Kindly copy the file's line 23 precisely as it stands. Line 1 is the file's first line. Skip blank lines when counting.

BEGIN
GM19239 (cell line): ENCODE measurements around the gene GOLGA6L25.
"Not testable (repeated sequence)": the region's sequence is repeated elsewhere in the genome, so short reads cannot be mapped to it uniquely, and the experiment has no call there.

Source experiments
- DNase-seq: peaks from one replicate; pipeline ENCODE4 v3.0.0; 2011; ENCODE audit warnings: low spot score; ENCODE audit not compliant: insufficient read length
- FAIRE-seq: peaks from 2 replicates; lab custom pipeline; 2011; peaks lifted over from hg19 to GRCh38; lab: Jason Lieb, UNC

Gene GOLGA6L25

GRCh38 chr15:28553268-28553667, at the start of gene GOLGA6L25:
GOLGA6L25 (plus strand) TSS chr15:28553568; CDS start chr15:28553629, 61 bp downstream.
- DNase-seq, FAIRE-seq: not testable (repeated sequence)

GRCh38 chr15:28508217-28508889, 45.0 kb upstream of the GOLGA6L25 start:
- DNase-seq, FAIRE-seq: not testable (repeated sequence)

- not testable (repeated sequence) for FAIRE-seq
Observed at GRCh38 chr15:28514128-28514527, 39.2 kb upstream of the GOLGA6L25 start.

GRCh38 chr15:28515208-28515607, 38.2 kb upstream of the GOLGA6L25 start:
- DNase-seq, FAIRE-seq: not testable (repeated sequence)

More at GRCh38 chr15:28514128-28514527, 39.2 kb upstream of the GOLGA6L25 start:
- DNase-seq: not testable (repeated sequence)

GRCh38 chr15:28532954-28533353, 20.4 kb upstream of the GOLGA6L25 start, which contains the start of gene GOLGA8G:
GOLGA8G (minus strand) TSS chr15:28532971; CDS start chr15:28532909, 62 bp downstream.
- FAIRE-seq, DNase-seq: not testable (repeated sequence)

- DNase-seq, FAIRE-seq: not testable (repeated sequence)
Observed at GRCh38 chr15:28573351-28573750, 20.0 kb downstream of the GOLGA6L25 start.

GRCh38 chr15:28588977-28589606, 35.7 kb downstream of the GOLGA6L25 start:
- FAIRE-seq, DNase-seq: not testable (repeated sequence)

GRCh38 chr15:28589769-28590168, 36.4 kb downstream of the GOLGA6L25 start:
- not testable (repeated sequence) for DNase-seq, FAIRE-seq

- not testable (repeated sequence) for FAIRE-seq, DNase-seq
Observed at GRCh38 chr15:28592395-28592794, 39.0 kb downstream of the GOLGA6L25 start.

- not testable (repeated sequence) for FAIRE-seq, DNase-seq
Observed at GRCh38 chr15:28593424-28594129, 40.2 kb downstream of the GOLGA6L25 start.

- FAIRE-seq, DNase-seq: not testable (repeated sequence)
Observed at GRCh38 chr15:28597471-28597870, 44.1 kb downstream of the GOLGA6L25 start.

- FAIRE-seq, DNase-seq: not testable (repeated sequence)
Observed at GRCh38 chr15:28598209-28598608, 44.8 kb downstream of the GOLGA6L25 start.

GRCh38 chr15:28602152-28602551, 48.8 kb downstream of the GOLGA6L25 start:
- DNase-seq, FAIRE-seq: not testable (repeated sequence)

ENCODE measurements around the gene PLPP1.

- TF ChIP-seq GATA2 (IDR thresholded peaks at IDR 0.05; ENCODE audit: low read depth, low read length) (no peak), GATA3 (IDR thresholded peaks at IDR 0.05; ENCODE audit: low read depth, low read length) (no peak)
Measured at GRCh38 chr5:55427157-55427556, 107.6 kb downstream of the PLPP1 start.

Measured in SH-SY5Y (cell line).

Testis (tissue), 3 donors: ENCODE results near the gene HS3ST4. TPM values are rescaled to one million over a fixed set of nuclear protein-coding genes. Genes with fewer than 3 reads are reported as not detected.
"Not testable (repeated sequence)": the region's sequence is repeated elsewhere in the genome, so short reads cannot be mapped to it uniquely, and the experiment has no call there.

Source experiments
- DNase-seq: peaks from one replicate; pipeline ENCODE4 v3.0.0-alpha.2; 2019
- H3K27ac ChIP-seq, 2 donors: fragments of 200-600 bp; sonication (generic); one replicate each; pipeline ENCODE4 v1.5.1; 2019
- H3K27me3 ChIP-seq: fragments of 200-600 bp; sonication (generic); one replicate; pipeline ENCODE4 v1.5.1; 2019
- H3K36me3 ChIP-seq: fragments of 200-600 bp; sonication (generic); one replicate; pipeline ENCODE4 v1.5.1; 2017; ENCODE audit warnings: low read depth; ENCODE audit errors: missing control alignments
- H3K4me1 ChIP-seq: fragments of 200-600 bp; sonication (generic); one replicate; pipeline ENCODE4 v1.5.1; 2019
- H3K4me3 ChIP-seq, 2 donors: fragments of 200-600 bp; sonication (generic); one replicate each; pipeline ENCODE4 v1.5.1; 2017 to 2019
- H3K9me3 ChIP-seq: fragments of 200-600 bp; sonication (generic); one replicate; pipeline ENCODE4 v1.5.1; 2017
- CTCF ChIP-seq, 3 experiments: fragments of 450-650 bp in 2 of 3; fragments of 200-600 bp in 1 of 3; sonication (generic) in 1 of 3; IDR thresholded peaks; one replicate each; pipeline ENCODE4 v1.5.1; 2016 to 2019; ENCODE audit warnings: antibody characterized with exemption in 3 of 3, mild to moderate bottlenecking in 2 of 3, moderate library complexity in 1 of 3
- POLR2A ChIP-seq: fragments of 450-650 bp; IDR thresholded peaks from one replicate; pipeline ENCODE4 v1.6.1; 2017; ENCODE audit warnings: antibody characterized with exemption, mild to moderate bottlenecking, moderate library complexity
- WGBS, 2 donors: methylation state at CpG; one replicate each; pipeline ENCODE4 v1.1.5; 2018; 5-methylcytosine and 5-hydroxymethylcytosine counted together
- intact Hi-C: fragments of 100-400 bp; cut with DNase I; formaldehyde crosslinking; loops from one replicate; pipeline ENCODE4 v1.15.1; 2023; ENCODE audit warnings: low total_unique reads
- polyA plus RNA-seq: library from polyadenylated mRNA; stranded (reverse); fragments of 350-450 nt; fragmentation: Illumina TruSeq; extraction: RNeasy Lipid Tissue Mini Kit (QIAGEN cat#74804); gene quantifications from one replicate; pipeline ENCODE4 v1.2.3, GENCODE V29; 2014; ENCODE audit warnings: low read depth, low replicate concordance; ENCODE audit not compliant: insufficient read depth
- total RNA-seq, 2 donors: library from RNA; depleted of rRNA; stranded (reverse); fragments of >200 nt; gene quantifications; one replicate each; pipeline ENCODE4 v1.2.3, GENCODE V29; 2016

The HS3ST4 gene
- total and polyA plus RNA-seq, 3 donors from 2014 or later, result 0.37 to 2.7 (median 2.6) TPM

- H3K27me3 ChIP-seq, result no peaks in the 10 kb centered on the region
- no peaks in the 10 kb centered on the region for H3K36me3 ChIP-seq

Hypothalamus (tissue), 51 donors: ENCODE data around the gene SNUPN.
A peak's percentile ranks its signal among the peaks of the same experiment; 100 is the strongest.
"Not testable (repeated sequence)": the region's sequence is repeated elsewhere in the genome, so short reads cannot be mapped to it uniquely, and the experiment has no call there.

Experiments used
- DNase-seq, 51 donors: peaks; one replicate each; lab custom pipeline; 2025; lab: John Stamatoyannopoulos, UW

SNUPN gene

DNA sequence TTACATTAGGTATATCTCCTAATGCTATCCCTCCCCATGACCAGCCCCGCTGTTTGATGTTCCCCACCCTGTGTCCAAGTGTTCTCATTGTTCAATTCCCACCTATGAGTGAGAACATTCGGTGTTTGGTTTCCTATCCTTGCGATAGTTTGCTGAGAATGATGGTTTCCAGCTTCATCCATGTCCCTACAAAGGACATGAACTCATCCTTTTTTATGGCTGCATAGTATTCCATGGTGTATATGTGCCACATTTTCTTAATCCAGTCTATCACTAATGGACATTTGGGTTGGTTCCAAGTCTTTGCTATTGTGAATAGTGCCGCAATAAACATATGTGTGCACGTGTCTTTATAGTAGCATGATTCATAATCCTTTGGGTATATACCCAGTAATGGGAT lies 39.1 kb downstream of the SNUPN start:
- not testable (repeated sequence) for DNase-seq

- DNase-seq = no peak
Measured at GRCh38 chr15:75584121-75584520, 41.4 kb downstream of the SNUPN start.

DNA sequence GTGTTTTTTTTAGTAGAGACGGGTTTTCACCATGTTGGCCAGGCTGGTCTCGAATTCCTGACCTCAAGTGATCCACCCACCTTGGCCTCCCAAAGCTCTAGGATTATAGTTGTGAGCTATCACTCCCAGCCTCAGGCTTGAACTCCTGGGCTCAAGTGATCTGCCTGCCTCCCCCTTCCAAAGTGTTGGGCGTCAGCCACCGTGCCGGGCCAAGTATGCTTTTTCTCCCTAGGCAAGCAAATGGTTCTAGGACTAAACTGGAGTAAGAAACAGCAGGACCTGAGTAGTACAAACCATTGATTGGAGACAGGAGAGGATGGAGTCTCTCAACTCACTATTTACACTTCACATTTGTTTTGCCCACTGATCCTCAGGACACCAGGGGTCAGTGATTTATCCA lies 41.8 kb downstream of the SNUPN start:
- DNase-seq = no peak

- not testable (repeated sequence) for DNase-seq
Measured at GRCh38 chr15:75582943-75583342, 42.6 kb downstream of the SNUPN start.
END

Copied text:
GRCh38 chr15:28588977-28589606, 35.7 kb downstream of the GOLGA6L25 start: